Mockingjay

deadly clickthroughs and other jabberjays

Haskell on Haswell

How does Haskell run on the new MacBook Air with the Haswell chip? In short, just fine. The mid-2013 MBA represents a practical tradeoff of a little CPU power for a lot of battery life; for Haskellers on the go, the Mac is a solid choice for software development.

Newbies can install Haskell on Mac with ease, using the prebuilt Haskell Platform installer, a typical Mac PKG compressed in a DMG virtual disk. Don’t forget to eject the disk, you silly goose.

Expert Haskellers may want to compile Haskell directly from source, with brew install haskell-platform. On newer Macs, this formula requires a minor tweak to gcc/clang in order to install, but the resulting Haskell Platform it creates in /usr/local/Cellar/haskell-platform/ is fully operational.

Haskell 7 was tested on a 13” mid-2013 MacBook Pro, with the 1.7GHz i7 version of the processor, and full upgrades to RAM and SDD.

$ specs haskell os ram hd cpu hardware
Specs:

specs 0.4
https://github.com/mcandre/specs#readme

cabal --version
cabal-install version 1.16.0.2
using version 1.16.0 of the Cabal library 

ghc --version
The Glorious Glasgow Haskell Compilation System, version 7.6.3

ghc-pkg field haskell-platform version
version: 2013.2.0.0

system_profiler SPSoftwareDataType | grep 'System Version'
System Version: OS X 10.8.4 (12E3200)

system_profiler | grep 'Memory:'
Memory: 8 GB
Memory:
Secure Virtual Memory: Enabled

df -h
Filesystem      Size   Used  Avail Capacity  iused     ifree %iused  Mounted on
/dev/disk0s2   465Gi   56Gi  409Gi    12% 14634549 107293680   12%   /
devfs          188Ki  188Ki    0Bi   100%      650         0  100%   /dev
map -hosts       0Bi    0Bi    0Bi   100%        0         0  100%   /net
map auto_home    0Bi    0Bi    0Bi   100%        0         0  100%   /home

system_profiler | grep Cores: 
Total Number of Cores: 2

system_profiler | grep Processors:
Number of Processors: 1

system_profiler | grep 'Model Identifier'
Model Identifier: MacBookAir6,2

For our first test, Hello World would be just too easy. Instead, we’ll compile a genetic algorithm to sift through the space of random strings until we eventually reach Hello World by testing each random sample for fitness to each of the characters in "Hello World!".

$ git clone https://github.com/mcandre/genetics
$ cd genetics/
$ cabal install -p random-fu random-source
$ make profile
ghc --make -O2 -threaded -rtsopts hellogenetics.hs -package base -package random-fu -package random-source -prof -auto-all -caf-all -o hellogenetics-profile
[1 of 2] Compiling Genetics         ( Genetics.hs, Genetics.o )
[2 of 2] Compiling Main             ( hellogenetics.hs, hellogenetics.o )
Linking hellogenetics-profile ...
time ./hellogenetics-profile +RTS -N1 -p -hc
Hello World!
27.79 real        26.47 user         1.17 sys

That’s <30 seconds from primordial soup to modern homo worldus. If the number of generations in hellogenetics.hs is lowered to 2 ^ 10, the program completes much faster, (0.41 real time), but the outputs tend to look like HZllo)Wo-kd!, hardly the civilized Hello World as we know him.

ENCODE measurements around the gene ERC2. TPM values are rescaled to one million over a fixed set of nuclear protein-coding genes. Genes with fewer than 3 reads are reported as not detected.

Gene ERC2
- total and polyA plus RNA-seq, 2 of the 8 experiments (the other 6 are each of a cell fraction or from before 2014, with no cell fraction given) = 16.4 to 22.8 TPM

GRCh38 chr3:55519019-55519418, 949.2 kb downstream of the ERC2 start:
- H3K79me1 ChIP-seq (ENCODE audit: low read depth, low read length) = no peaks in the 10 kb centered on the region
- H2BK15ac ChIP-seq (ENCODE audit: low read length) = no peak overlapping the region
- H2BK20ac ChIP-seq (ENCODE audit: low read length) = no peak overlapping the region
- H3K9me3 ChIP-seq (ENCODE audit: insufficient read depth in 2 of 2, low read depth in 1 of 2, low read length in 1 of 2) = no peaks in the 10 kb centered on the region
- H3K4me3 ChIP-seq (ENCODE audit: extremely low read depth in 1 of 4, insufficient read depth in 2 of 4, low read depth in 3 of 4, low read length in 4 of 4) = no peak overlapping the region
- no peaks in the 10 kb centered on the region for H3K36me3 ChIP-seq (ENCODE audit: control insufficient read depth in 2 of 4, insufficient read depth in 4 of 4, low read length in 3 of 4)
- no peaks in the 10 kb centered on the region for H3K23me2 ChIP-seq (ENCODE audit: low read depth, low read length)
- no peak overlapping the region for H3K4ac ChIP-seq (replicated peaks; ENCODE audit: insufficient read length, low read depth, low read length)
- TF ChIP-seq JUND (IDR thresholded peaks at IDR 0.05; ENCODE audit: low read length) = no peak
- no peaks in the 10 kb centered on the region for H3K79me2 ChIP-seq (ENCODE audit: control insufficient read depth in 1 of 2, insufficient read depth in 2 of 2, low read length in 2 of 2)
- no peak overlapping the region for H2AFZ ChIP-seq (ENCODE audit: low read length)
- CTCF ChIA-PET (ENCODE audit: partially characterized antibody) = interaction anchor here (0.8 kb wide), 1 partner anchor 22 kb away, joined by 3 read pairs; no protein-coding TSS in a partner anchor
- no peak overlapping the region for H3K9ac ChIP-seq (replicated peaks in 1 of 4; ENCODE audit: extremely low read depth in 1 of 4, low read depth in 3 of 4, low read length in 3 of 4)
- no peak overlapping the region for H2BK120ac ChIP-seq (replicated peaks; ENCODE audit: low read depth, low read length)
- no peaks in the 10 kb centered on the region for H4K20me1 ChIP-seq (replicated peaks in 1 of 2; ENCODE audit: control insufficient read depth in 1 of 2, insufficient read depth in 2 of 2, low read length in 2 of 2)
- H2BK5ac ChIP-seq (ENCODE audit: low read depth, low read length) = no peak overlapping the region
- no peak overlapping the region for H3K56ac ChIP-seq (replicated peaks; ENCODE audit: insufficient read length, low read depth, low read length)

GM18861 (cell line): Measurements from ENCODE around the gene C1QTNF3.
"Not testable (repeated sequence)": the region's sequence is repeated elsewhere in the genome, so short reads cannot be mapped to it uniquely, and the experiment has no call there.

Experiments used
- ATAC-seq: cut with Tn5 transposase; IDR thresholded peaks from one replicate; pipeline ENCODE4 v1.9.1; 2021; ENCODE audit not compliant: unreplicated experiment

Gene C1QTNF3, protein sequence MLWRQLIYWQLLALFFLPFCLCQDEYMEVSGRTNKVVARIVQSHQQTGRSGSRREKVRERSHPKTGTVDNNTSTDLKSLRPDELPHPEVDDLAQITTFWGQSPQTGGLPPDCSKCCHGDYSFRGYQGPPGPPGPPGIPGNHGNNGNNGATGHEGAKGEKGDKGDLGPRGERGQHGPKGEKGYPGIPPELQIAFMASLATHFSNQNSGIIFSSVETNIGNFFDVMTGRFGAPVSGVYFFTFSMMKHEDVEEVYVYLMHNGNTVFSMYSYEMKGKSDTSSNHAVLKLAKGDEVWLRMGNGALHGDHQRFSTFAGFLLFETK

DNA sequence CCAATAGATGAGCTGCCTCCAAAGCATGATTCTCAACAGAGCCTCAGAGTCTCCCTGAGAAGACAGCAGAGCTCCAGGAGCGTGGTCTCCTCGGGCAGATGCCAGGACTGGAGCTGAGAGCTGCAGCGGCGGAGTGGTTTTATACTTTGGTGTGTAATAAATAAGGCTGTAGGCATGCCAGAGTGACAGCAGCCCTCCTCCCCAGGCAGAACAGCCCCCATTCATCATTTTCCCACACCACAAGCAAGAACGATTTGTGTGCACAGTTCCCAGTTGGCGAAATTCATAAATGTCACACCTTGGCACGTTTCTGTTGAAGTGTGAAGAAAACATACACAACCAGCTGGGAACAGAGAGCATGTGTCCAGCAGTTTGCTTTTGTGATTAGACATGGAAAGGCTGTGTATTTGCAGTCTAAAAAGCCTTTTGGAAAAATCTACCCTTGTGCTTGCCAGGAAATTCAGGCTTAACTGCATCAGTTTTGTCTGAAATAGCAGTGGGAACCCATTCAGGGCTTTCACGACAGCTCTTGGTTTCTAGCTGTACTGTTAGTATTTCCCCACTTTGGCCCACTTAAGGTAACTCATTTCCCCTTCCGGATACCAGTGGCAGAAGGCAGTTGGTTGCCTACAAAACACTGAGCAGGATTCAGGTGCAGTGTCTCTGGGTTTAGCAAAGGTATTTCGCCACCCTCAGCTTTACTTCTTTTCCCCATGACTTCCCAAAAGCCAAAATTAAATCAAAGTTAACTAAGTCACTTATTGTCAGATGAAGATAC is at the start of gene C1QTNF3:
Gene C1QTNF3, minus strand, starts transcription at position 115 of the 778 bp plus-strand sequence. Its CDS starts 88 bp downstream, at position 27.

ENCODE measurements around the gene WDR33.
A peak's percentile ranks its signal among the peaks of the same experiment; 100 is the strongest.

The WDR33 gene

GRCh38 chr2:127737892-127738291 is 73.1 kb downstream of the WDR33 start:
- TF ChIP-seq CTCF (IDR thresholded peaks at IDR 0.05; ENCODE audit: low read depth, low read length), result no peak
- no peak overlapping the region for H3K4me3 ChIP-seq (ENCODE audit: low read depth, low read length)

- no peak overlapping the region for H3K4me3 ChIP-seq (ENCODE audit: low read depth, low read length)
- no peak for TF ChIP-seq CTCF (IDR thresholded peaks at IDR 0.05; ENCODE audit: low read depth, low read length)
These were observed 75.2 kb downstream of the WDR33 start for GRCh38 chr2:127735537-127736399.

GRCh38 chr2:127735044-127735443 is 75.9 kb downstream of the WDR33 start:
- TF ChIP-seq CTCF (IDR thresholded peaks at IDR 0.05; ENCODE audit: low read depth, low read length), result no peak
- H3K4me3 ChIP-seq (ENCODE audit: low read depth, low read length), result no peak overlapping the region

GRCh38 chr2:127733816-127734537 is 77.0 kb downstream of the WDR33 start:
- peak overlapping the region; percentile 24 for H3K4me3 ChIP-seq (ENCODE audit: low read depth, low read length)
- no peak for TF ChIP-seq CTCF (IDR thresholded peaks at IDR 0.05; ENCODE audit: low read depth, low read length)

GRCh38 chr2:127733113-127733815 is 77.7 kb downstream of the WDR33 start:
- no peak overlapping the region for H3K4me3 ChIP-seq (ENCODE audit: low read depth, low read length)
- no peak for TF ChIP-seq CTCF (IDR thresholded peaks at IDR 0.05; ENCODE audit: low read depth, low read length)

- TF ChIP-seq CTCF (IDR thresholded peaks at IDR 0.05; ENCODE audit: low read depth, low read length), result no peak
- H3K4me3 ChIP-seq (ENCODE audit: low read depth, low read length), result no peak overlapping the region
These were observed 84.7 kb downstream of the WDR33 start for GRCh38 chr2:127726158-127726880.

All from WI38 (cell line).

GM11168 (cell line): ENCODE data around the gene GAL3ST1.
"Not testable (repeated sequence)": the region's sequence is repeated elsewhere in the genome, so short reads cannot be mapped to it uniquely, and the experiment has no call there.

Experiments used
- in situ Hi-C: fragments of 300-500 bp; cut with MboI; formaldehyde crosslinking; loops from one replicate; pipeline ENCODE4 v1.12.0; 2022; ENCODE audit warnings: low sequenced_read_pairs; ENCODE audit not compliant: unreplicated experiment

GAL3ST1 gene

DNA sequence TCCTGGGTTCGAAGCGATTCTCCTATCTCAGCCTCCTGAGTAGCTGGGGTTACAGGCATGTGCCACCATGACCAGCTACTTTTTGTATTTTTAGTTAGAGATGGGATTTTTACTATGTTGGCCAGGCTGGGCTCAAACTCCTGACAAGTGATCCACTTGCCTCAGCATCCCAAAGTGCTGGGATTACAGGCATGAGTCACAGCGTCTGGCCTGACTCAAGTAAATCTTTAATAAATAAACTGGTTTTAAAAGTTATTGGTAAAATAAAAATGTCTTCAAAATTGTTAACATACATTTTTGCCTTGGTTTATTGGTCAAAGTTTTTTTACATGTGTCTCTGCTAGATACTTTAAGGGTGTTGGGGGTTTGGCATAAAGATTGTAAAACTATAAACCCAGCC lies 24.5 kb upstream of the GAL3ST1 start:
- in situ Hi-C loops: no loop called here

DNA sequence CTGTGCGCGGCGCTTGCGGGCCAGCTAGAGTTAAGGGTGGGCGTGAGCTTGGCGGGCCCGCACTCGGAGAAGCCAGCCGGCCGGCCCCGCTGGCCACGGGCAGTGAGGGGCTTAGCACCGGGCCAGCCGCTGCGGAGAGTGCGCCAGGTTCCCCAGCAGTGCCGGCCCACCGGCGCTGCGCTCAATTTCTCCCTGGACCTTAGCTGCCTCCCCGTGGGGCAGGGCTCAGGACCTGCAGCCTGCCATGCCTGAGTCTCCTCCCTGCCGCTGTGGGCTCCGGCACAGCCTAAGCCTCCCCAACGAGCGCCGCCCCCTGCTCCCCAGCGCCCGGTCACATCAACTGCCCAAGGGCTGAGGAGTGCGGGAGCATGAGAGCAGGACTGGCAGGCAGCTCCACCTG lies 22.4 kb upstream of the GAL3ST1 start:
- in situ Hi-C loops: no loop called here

Moving on to the second program, we download an interpreted Cisco IOS7 password decryptor.

$ git clone https://github.com/mcandre/mcandre
$ cd mcandre/haskell/

$ ./ios7crypt.hs -h
ios7crypt.hs
-e <password>  --encrypt=<password>  Encrypt a password
-d <hash>      --decrypt=<hash>      Decrypt a hash
-t             --test                Unit test IOS7Crypt
-h             --help                Display usage information

$ ./ios7crypt.hs -e monkey
04560408042455
$ ./ios7crypt.hs -d 04560408042455
monkey

$ time ./ios7crypt.hs -t
+++ OK, passed 100 tests.

real    0m0.604s
user    0m0.530s
sys 0m0.066s

That makes for 100 passwords decrypted in slightly over half a second (0.604), not terrible, but not great.

Pro tip for Windows users: When running the same benchmark, either substitute ./ios7crypt.hs with runhaskell ios7crypt.hs for compatibility with cmd; or run ./ios7crypt.hs inside of git bash.

If someone wanted to break a bunch of router hashes in Haskell, he’d best rewrite the program in Cloud Haskell, farmed out to a thousand MacBook Airs.

On that note, we benchmark a parallel processing program for solving Project Euler 14, finding the longest Hailstone sequence under 1,000,000 elements.

$ git clone https://github.com/mcandre/projecteuler
$ tail problem14.hs 
longestChainIn = foldl maxLength [] . parMap rseq hailstone

longestChainUnder :: Integer -> Integer
longestChainUnder n = head $ (evens :: [Integer]) `par` (odds :: [Integer]) `pseq` maxLength evens odds
where
evens = longestChainIn [0, 2 .. n]
odds = longestChainIn [1, 3 .. n]

main :: IO ()
main = (print . longestChainUnder) 1000000
$ time ./problem14.hs -RTS -N
837799

real    3m26.333s
user    3m17.689s
sys 0m5.247s

The compiled version runs a bit faster, but it’s still not much fun to watch. Maybe a good time to heat up a slice of pizza.

$ ghc --make problem14.hs -with-rtsopts='-K5000M -RTS -N' -threaded -rtsopts -prof
$ time ./problem14 -RTS -N
837799

real    1m17.886s
user    1m0.447s
sys 0m9.234s

All in all, Haskell on Haswell is responsive and easy to use. Not bad for a laptop that plays League of Legends at a choppy 30 FPS on medium graphics, while compiling and running Haskell unit tests in the background.